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National Mail Order Association (NMOA)
Direct Marketing
and Mail Order

Alan Rosenspan’s "Improve Your Response" Newsletter
Issue # 26: JANUARY 2004


1. Toll-Free Advice
2. The Future of Database Marketing?
3. Self-Mailer Controversy Settled
4. Blitz versus Orbitz
5. News about Newsletters
6. Spanish Creativity

Dear Friends,

I’m traveling a lot these days…with consulting assignments in Utah, Virginia, California, and upcoming seminars in Australia and the Ukraine.

On a recent trip, a striking young woman sat down next to me on an almost empty flight. My immediate reaction was to ask her to move, so I could spread out and sleep.

But as I was about to talk to her, I noticed she seemed upset, and was struggling not to cry.

"Are you okay?" I asked.

"No," she said, "I'm not okay. I hate flying...I'm terrified. Can I hold your hand?"

"Absolutely," I reassured her. She clutched my hand to her..., well, she held my hand pretty tightly for about an hour or so. I encouraged her to talk — to take her mind off the flight — and she told me she had just graduated from college and was going to San Francisco to join a dance group.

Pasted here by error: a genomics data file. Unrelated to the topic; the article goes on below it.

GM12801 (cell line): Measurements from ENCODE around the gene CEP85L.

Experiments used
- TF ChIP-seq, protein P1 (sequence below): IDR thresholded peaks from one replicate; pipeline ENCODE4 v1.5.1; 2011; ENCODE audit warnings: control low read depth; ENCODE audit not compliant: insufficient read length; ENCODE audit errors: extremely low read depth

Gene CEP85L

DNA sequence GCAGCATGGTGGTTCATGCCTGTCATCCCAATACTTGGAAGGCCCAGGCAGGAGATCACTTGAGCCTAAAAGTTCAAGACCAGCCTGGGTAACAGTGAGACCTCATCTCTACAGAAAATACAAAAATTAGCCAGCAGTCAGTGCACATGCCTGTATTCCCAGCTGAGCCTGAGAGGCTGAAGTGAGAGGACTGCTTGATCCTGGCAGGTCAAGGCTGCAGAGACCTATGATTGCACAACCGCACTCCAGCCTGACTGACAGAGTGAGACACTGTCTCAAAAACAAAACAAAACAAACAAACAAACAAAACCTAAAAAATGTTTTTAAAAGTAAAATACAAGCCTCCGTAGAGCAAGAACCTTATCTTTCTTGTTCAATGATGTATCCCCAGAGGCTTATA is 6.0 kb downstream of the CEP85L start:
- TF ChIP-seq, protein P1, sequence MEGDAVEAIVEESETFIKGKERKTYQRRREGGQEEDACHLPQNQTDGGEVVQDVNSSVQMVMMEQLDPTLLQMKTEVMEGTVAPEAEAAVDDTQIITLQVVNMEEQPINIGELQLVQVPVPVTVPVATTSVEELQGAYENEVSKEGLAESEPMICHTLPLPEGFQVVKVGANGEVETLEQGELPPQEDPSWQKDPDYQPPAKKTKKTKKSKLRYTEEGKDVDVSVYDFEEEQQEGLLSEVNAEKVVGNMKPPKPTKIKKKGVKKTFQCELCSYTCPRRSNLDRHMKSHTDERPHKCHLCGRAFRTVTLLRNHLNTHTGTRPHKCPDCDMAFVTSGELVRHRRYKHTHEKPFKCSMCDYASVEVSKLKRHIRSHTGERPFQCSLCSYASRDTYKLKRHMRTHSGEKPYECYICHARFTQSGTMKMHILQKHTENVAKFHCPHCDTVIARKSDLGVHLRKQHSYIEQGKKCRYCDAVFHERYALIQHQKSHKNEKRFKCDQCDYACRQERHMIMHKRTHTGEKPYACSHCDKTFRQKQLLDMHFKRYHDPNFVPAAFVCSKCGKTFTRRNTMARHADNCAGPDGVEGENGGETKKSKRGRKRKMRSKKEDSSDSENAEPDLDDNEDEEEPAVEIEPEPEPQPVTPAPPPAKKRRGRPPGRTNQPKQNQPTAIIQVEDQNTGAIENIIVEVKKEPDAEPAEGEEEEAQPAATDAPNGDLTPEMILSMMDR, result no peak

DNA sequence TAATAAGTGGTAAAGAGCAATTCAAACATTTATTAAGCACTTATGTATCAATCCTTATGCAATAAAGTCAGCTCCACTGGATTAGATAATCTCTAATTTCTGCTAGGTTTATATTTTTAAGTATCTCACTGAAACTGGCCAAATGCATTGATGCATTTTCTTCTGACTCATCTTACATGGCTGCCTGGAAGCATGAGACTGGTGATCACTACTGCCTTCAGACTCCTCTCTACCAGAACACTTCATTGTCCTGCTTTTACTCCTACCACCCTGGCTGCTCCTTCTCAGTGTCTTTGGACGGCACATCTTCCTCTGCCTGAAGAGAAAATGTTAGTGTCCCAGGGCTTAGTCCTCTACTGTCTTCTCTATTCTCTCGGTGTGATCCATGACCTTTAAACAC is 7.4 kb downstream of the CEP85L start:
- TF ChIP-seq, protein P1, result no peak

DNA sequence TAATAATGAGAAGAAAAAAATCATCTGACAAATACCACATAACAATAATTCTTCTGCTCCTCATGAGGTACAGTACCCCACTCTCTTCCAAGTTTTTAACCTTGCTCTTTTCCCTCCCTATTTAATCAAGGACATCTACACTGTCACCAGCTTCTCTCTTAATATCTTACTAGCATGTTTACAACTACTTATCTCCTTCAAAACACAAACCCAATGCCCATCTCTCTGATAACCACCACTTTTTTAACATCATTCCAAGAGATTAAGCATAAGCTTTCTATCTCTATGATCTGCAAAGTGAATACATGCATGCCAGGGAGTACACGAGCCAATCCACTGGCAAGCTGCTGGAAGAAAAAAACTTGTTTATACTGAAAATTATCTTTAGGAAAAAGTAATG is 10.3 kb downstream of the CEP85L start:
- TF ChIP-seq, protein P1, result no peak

Every time the place would bounce a bit, she'd practically crawl into my lap. And I'm feeling pretty good about the whole thing...until the end of the flight.

We stand up, and she kisses me lightly on the cheek. And then delivers the devastating blow...

"You remind me so much of my Dad!"

I don’t think I’ve ever felt older…

Have a great year,


P.S. I’d like to add a special welcome to our new subscribers in India, Israel, Rumania, Saudi Arabia, and the Ukraine.

Toll-free Advice

In recent weeks, I’ve had a couple of clients ask me how important it is to include a prominent 800 number in their direct marketing and advertising.

I’m astonished at the question.

As far as I know, the only companies who don’t use an 800 number are the book, video and music clubs. The reason: they don’t want to make it easy for you to cancel your membership.

In my experience, the use of an 800 number substantially increases response — in direct mail, advertisements and even e-mail. (I’ll come back to that last one in a moment)

The reasons are:

  1. You capture people who are interested but not quite sold. They may call for more information - and the telemarketer may be able to persuade them to respond.
  2. You capture anyone with a question. Even if you try to anticipate questions and provide a Q&A, there are some questions you might forget to address.